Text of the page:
de Boer PT, Nagy L, Dolk FCK, et al. Cost-Effectiveness of Pediatric Influenza Vaccination in The Netherlands. Value Health. 2021;24(1):19-31.
de Boer, P. T., Nagy, L., Dolk, F. C. K., Wilschut, J. C., Pitman, R., & Postma, M. J. (2021). Cost-Effectiveness of Pediatric Influenza Vaccination in The Netherlands. Value in Health : the Journal of the International Society for Pharmacoeconomics and Outcomes Research, 24(1), 19-31. https://doi.org/10.1016/j.jval.2020.10.011
de Boer PT, et al. Cost-Effectiveness of Pediatric Influenza Vaccination in the Netherlands. Value Health. 2021;24(1):19-31. PubMed PMID: 33431149.
* Article titles in AMA citation format should be in sentence-case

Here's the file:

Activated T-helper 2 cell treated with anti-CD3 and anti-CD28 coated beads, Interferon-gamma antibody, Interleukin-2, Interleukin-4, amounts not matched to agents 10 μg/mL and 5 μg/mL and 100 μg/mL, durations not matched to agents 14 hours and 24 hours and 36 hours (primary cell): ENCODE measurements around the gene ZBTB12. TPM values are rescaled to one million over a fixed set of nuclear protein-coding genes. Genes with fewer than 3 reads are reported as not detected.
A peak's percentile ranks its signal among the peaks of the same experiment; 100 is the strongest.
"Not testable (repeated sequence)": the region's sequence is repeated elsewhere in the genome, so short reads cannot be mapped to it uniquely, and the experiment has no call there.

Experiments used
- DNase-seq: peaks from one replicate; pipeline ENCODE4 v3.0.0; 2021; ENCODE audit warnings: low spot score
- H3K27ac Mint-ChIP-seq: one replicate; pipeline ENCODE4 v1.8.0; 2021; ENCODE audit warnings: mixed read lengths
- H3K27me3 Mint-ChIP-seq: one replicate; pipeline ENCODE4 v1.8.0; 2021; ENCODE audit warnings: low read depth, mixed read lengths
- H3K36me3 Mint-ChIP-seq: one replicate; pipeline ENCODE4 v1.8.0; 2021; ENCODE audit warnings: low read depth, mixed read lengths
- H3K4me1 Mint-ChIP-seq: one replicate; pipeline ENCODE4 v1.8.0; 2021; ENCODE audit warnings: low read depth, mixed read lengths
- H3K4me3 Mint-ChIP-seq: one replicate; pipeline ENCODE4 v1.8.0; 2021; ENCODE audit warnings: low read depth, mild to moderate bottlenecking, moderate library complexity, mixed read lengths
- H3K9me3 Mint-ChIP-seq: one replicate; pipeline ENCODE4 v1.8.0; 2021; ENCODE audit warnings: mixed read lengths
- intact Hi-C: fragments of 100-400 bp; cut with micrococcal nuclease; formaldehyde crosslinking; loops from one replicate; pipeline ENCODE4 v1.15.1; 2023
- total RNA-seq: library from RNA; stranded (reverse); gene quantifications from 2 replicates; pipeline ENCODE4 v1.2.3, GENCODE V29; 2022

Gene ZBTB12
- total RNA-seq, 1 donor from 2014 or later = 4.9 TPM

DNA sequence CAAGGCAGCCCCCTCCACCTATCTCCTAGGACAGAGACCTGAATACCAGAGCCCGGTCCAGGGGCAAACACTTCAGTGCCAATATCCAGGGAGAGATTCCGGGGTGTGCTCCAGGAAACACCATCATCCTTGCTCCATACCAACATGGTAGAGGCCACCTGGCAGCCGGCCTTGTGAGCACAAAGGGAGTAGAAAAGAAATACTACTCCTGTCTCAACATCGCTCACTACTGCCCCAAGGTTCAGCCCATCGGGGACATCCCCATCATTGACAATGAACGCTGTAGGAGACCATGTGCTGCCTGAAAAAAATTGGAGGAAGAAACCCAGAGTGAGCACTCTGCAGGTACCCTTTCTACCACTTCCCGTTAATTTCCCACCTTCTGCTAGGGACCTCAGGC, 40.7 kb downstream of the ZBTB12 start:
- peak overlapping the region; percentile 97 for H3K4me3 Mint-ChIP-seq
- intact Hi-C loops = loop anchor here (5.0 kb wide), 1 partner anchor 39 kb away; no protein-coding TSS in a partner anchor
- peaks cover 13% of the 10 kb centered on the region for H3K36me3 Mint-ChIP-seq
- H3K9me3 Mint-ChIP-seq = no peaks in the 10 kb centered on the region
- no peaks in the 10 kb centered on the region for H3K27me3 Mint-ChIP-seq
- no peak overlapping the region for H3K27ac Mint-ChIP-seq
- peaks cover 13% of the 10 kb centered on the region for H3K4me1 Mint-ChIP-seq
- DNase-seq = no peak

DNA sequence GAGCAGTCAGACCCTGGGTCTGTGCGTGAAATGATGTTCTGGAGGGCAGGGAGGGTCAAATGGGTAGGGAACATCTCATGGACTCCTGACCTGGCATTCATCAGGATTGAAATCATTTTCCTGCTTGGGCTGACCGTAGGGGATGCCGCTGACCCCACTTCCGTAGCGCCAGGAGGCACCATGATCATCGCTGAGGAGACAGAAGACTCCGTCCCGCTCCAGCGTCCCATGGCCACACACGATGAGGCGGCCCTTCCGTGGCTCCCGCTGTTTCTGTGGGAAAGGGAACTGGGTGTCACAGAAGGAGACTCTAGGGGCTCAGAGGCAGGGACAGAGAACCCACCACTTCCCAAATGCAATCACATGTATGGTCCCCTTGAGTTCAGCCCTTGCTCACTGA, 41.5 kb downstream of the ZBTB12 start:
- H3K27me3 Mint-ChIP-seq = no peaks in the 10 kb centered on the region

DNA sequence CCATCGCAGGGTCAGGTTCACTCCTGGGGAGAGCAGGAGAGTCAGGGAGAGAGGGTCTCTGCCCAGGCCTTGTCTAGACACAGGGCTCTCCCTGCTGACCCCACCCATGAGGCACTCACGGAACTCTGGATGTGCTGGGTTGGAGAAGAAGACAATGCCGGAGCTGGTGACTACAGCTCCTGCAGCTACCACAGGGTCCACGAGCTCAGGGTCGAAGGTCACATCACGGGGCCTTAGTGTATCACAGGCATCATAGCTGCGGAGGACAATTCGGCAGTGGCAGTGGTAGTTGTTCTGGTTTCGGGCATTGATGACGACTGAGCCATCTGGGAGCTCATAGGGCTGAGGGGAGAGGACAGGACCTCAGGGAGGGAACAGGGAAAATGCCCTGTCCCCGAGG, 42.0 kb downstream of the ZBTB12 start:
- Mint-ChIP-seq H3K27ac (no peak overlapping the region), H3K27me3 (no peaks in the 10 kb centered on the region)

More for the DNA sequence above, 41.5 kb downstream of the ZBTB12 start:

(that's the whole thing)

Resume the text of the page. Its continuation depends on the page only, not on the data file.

TY - JOUR T1 - Cost-Effectiveness of Pediatric Influenza Vaccination in The Netherlands. AU - de Boer,Pieter T, AU - Nagy,Lisa, AU - Dolk,Franklin C K, AU - Wilschut,Jan C, AU - Pitman,Richard, AU - Postma,Maarten J, Y1 - 2020/12/11/ PY - 2019/12/31/received PY - 2020/10/05/revised PY - 2020/10/07/accepted PY - 2021/1/12/entrez PY - 2021/1/13/pubmed PY - 2021/1/13/medline KW - children KW - cost-effectiveness KW - dynamic transmission model KW - economic evaluation KW - influenza KW - vaccination SP - 19 EP - 31 JF - Value in health : the journal of the International Society for Pharmacoeconomics and Outcomes Research JO - Value Health VL - 24 IS - 1 N2 - OBJECTIVE: This study evaluates the cost-effectiveness of extending the Dutch influenza vaccination program for elderly and medical high-risk groups to include pediatric influenza vaccination, taking indirect protection into account. METHODS: An age-structured dynamic transmission model was used that was calibrated to influenza-associated GP visits over 4 seasons (2010-2011 to 2013-2014). The clinical and economic impact of different pediatric vaccination strategies were compared over 20 years, varying the targeted age range, the vaccine type for children or elderly and high-risk groups. Outcome measures include averted symptomatic infections and deaths, societal costs and quality-adjusted life-years (QALYs), and incremental cost-effectiveness ratios. Costs and QALYs were discounted at 4% and 1.5% annually. RESULTS: At an assumed coverage of 50%, adding pediatric vaccination for 2- to 17-year-olds with quadrivalent live-attenuated vaccine to the current vaccination program for elderly and medical high-groups with quadrivalent inactivated vaccine was estimated to avert, on average, 401 820 symptomatic cases and 72 deaths per year. Approximately half of averted symptomatic cases and 99% of averted deaths were prevented in other age groups than 2- to 17-year-olds due to herd immunity. The cumulative discounted 20-year economic impact was 35 068 QALYs gained and €1687 million saved, that is, the intervention was cost-saving. This vaccination strategy had the highest probability of being the most cost-effective strategy considered, dominating pediatric strategies targeting 2- to 6-year-olds or 2- to 12-year-olds or strategies with trivalent inactivated vaccine. CONCLUSION: Modeling indicates that introducing pediatric influenza vaccination in The Netherlands is cost-saving, reducing the influenza-related disease burden substantially. SN - 1524-4733 UR - https://www.unboundmedicine.com/medline/citation/33431149/Cost_Effectiveness_of_Pediatric_Influenza_Vaccination_in_The_Netherlands_ L2 - https://linkinghub.elsevier.com/retrieve/pii/S1098-3015(20)34455-7 DB - PRIME DP - Unbound Medicine ER -